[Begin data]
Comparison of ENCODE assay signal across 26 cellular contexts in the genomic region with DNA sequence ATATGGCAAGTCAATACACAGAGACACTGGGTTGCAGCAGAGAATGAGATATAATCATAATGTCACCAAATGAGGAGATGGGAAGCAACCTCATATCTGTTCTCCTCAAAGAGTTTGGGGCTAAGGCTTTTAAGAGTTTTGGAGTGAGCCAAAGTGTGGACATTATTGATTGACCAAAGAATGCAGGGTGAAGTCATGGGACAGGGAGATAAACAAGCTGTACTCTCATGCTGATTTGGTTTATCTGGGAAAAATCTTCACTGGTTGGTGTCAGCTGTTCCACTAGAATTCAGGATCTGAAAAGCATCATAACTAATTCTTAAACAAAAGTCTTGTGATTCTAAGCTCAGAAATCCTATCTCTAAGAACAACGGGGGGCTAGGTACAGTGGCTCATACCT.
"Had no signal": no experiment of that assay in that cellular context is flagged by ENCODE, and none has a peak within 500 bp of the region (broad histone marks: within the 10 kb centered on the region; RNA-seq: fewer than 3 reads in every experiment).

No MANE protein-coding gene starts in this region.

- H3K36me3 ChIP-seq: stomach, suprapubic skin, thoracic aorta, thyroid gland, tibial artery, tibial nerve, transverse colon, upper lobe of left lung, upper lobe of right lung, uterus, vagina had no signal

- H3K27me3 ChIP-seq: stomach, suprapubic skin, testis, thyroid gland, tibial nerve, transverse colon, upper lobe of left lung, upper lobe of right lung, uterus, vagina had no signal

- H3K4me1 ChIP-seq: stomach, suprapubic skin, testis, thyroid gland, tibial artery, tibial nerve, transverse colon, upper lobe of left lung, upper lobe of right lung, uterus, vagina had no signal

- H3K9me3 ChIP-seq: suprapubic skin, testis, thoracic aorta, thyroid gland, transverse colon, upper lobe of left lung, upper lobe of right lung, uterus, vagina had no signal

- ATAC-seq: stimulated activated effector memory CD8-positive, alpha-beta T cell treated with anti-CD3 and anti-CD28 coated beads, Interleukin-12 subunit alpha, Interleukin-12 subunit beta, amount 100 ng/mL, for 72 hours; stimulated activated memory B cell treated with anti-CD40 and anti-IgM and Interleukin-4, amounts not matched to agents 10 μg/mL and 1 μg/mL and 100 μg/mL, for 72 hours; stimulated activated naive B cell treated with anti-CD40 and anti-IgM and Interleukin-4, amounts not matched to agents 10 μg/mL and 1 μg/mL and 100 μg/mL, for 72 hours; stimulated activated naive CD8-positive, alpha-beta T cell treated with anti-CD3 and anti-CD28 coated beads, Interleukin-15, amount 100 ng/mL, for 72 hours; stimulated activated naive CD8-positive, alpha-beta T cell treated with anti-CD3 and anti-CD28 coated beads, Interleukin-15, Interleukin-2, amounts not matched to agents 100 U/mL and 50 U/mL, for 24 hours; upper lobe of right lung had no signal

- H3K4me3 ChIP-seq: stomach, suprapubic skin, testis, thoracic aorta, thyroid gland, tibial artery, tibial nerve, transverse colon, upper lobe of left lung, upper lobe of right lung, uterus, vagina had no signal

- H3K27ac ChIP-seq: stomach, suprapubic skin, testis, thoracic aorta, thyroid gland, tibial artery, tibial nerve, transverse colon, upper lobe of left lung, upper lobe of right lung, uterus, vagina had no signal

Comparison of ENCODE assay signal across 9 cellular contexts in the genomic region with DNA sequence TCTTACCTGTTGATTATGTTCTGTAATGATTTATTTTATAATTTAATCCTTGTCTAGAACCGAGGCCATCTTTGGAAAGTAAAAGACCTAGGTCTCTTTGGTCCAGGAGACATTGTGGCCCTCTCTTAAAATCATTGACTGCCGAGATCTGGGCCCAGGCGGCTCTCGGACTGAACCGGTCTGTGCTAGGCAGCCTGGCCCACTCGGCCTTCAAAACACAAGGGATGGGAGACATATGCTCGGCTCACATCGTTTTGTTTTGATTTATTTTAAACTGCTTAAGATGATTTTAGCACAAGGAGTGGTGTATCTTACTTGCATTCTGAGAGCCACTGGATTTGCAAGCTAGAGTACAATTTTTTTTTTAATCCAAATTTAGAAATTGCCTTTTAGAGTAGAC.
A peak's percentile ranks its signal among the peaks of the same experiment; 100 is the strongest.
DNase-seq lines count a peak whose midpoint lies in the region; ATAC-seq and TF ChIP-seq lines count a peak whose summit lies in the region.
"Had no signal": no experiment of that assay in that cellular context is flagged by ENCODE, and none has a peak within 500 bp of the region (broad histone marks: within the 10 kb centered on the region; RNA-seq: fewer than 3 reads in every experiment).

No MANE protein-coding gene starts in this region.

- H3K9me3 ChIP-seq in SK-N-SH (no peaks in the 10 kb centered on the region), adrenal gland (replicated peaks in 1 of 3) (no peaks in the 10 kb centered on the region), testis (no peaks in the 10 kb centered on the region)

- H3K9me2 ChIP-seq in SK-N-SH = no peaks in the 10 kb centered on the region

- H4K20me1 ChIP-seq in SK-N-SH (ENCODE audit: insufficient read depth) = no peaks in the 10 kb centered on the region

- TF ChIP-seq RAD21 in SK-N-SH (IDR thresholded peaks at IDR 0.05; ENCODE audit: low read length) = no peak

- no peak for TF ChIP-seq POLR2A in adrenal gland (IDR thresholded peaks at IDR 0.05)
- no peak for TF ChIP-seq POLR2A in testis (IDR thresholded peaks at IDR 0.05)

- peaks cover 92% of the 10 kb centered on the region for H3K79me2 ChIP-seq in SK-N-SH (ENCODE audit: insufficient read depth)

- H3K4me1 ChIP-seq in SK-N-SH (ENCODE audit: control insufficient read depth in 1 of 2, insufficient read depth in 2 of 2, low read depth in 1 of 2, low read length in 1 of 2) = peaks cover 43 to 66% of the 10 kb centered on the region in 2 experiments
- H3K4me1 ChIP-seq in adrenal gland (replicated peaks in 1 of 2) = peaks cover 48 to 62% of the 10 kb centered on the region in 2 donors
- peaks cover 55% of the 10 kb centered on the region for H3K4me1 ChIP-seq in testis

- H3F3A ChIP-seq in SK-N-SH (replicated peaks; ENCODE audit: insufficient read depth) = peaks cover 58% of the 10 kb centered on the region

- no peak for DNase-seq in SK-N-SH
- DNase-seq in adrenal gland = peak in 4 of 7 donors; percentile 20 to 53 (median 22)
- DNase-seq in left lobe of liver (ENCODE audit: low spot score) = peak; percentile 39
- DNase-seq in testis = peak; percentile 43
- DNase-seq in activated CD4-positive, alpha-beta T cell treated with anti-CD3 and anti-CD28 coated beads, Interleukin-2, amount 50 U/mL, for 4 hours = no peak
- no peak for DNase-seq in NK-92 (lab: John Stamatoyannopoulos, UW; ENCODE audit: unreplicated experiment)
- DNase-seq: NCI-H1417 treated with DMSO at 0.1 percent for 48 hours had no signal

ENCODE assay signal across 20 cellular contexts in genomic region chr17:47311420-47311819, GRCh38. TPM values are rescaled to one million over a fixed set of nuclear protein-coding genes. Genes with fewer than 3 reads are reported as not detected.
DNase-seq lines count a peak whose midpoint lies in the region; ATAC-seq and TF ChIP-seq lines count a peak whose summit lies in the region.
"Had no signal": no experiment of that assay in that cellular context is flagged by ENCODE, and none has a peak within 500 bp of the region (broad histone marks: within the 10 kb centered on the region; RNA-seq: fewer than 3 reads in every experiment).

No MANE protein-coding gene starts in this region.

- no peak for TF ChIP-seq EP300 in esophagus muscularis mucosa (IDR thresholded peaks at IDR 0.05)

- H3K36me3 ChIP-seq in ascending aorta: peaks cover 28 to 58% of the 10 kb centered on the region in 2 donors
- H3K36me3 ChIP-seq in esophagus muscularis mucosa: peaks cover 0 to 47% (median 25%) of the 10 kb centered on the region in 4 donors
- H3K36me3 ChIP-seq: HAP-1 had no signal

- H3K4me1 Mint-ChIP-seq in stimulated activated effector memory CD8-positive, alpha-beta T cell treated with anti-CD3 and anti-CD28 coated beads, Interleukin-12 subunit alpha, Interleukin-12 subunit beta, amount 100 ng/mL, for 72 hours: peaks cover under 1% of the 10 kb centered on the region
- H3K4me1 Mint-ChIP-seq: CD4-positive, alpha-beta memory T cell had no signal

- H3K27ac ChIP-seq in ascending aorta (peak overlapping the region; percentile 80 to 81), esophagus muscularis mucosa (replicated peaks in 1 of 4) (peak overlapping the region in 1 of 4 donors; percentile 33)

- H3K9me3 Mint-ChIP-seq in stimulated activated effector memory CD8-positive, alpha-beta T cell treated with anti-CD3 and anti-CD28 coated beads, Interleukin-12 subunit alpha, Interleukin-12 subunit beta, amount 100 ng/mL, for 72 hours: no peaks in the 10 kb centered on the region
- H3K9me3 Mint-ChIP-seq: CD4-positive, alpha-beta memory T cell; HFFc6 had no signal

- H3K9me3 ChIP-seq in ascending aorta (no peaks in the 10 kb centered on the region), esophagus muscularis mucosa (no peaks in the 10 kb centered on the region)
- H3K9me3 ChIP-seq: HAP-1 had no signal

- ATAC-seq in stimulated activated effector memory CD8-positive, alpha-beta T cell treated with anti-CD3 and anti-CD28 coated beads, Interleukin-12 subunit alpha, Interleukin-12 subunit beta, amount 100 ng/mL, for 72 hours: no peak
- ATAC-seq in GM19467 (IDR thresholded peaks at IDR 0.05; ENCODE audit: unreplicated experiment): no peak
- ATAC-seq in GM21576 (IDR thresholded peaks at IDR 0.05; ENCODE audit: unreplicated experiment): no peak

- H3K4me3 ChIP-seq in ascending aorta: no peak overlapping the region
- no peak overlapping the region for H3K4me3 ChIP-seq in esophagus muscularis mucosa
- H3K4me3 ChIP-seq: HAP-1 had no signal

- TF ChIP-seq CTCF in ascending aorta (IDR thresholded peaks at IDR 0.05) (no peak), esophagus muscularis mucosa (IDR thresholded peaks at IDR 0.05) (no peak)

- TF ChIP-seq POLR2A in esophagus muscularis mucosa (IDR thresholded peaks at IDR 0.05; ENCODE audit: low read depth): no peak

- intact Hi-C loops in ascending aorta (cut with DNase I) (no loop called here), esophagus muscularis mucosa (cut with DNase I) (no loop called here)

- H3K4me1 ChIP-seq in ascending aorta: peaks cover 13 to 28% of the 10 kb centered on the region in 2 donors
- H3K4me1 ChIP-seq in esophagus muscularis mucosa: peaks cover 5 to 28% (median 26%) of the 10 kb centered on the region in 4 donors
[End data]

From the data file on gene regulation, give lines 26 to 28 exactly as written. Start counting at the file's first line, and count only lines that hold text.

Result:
- H3F3A ChIP-seq in SK-N-SH (replicated peaks; ENCODE audit: insufficient read depth) = peaks cover 58% of the 10 kb centered on the region

- no peak for DNase-seq in SK-N-SH
- DNase-seq in adrenal gland = peak in 4 of 7 donors; percentile 20 to 53 (median 22)